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Buying a Safer Car





<p align="Justify"> Buying a Safer Car

Buying a Safer Car can help consumers confidently identify the safest vehicles. Information is provided to help determine which automobiles offer the most protection from injury and death during a frontal or side collision and to identify those vehicles most frequently stolen.

This brochure represents no endorsement of any particular vehicle. Information was obtained from government agencies and vehicle manufacturers.

The guide is current as of Jan. 31, 1995.

USING THE GUIDE

Charts contain safety feature information, results from frontal crash tests and theft ratings.

Safety feature information covers driver and passenger air bags, anti-lock brakes, adjustable shoulder belt anchors for more comfortable safety-belt fit and, for passenger cars, improved side-impact protection.

Features are shown as: S-standard equipment on all vehicles in that car line; N - not available on any vehicle int hat car line; or A - available on some vehicles in that car line.

Crash testing is expensive, so all vehicles cannot be tested every year. Cars, light trucks, sport utility vehicles and vans that are new, popular, redesigned or have improved safety equipment are selected for testing and bought from dealers.

Additional results for current models will be released at intervals throughout the year. These vehicles are identified in the Crash Tests column as "to be tested." For crash-test data on other vehicles tested since 1979, call Auto Safety Hotline: (800)424- 9393.

SAFETY SELLS

Auto-related deaths and injuries place a heacy load on society. In addition to causing grief and suffering, vehicle crashes add billions of dollars to the cost of health care and vehicle insurance.

Each year, some 40,000 Americans lose their lives in motor vehicle collisions. one in 8.5 drivers is involved in an automobile collision and one out of nine hospital beds is occupied by a victim of an auto-related incident.

Despite these grim statistics, the rate of traffic deaths per million miles driven is steadily declining. Safer cars get partial credit for the encouraging trend. Each new model must meet safety standards set by the National Highway Traffic Safety Administration.

As the car-buying public becomes increasingly interested in safety, manufacturers, are offering automotive safety features beyond NHTSA's minimium requirements. Though not yet required by law, features such as dual air bags increase a vehicle's sales appeal.

SAFETY FIRST

No automobile is 100 percent safe or collision-proof. An experienced and unimpaired driver is the most important safety features in any car. Never drive when you are:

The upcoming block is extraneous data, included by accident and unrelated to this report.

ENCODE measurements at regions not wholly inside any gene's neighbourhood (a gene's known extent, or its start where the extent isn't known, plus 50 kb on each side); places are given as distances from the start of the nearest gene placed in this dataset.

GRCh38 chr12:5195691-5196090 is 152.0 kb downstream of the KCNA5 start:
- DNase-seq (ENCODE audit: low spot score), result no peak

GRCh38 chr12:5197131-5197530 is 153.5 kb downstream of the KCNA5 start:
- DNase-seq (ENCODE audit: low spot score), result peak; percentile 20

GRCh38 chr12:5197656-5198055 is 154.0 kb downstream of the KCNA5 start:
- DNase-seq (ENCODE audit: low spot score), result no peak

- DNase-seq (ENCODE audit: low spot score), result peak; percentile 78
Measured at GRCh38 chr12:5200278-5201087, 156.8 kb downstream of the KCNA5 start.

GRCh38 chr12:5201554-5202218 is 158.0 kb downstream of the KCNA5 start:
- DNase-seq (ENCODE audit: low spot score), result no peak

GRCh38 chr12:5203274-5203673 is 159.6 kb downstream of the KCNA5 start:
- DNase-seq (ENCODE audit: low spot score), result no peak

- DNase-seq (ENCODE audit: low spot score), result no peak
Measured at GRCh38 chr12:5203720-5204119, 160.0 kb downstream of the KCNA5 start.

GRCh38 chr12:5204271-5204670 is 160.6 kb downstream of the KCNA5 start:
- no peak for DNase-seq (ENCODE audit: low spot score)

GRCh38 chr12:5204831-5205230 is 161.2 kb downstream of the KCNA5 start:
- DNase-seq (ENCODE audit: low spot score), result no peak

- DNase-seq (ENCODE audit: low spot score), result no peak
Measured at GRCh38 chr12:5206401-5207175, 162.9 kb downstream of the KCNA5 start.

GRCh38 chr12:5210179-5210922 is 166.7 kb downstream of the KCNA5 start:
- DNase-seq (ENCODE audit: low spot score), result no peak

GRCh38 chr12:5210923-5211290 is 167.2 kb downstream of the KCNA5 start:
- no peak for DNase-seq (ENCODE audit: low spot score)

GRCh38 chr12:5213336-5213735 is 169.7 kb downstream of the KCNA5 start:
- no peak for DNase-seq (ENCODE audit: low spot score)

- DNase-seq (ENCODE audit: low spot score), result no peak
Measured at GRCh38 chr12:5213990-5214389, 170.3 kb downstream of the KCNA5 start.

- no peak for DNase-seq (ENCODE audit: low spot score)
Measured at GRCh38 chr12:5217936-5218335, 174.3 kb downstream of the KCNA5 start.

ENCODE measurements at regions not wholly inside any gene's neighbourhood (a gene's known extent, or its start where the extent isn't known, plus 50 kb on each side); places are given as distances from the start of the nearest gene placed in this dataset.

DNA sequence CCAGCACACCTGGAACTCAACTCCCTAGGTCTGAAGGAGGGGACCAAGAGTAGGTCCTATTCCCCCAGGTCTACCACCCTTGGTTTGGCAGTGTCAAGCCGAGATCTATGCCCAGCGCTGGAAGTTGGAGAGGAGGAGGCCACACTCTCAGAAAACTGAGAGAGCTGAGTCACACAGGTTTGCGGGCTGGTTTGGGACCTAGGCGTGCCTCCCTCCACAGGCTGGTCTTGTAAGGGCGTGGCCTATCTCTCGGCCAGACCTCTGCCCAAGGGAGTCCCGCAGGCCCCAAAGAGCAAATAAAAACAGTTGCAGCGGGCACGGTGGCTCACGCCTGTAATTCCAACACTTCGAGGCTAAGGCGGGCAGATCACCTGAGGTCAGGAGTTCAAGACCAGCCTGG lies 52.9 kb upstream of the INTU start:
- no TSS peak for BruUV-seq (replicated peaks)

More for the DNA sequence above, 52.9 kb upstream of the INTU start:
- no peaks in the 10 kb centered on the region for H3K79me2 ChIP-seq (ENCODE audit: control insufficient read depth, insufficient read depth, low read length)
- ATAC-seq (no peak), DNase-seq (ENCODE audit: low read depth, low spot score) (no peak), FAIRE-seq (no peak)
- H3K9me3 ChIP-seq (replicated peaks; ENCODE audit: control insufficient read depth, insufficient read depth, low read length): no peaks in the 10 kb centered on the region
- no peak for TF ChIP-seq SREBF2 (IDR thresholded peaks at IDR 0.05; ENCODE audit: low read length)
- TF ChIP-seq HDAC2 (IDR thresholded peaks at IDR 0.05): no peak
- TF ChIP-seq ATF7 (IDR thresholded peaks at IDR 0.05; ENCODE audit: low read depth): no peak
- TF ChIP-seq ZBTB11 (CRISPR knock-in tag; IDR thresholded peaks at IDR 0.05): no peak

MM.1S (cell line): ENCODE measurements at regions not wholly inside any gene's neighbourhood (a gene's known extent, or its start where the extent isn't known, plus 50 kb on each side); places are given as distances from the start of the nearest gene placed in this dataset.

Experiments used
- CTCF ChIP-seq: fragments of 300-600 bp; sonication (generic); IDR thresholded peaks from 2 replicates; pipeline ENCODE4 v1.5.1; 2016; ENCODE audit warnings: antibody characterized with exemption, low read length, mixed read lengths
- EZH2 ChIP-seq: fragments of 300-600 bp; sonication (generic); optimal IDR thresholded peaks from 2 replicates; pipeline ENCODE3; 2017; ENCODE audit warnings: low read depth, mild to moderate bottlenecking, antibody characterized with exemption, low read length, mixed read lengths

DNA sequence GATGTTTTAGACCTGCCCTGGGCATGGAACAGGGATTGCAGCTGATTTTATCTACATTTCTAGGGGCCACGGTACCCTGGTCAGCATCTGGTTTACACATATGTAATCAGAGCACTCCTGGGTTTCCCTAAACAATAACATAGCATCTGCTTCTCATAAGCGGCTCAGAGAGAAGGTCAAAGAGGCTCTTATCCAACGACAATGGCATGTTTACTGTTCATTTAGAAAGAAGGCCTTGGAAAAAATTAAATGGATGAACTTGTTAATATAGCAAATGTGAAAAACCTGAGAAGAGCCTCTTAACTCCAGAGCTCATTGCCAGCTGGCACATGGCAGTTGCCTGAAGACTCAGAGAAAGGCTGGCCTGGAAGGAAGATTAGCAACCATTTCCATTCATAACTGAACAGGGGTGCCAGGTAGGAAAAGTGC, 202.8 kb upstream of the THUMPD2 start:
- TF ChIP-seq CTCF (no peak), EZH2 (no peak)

Influenced by drugs or alcohol. Ill or emotionally upset. Fatigued - especially around your normal bedtime.

Keep your car in safe operating condition. Carefully read the owner's manual that comes with your car and follow the manufacturer's recommended maintenance schedule. Visually inspect tires, lights and fluid levels at each refueling. Make sure your spare tire is inflated and pack a first-aid kit and flares in your trunk.

Make sure every person in your vehicle buckles up. Correct and consistent use of safety belts is the best safety measure you can adopt.

BUYING TIPS

In 1994, the average cost of a car in the United States was $18,000. For a financial decision of this magnitude, consumers need to be prepared when they enter the showroom.

Do some research. Check buying guides to narrow your choice in models and options. Buying guides also help pinpoint prices.

Make safety a priority. Safety features such as air bags, anti-lock brake systems and side-impact protection should be tops of your list. Also check for important safety elements such as a right side mirror or a three-point safety belt system that has adjustable shoulder belt anchors.

A weighty decision. Crash data show that heavy cars offer more protection than light cars equipped with the same safety features.

Simple safety checks. During your test drive, make sure that head restraints, roof structure or windshield designs do not interfere with your visibility. Look for interior designs that avoid control knobs sticking out of the dash to reduce chance of injury.

Check out clones. Clones are nearly identical models built on the same platform and marketed under a different nameplate. Prices and options vary. You could come out ahead buying the high-end model - with standard ABS and dual air bags - instead of the low-end model with those options added.

Shop around. Negotiate prices or enlist the help of a buying service. Investigate financing options at the dealer and your bank or credit union. And check the fine print: Does the contract include credit insurance, which may be available under an existing policy you have?

Scrutinize service contracts. Does the warranty period overlap the service agreement period? What repairs are covered and who can perform them? What is the cancellation and refund policy?